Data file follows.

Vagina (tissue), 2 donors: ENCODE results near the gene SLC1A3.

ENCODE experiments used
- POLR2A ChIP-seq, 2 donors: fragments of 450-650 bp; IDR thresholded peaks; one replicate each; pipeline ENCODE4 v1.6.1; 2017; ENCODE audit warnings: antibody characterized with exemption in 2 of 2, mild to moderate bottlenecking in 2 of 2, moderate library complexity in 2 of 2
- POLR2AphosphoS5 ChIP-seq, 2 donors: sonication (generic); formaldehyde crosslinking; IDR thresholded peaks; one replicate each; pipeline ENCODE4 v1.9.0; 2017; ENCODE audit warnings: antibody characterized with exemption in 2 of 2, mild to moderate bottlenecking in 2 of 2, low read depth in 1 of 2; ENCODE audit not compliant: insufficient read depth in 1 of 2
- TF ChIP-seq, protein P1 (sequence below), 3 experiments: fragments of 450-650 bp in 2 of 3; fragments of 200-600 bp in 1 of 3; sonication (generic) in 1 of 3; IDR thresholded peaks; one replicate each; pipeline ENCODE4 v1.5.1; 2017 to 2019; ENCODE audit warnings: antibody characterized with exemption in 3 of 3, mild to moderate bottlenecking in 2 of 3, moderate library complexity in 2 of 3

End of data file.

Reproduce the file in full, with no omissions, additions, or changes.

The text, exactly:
Vagina (tissue), 2 donors: ENCODE results near the gene SLC1A3.

ENCODE experiments used
- POLR2A ChIP-seq, 2 donors: fragments of 450-650 bp; IDR thresholded peaks; one replicate each; pipeline ENCODE4 v1.6.1; 2017; ENCODE audit warnings: antibody characterized with exemption in 2 of 2, mild to moderate bottlenecking in 2 of 2, moderate library complexity in 2 of 2
- POLR2AphosphoS5 ChIP-seq, 2 donors: sonication (generic); formaldehyde crosslinking; IDR thresholded peaks; one replicate each; pipeline ENCODE4 v1.9.0; 2017; ENCODE audit warnings: antibody characterized with exemption in 2 of 2, mild to moderate bottlenecking in 2 of 2, low read depth in 1 of 2; ENCODE audit not compliant: insufficient read depth in 1 of 2
- TF ChIP-seq, protein P1 (sequence below), 3 experiments: fragments of 450-650 bp in 2 of 3; fragments of 200-600 bp in 1 of 3; sonication (generic) in 1 of 3; IDR thresholded peaks; one replicate each; pipeline ENCODE4 v1.5.1; 2017 to 2019; ENCODE audit warnings: antibody characterized with exemption in 3 of 3, mild to moderate bottlenecking in 2 of 3, moderate library complexity in 2 of 3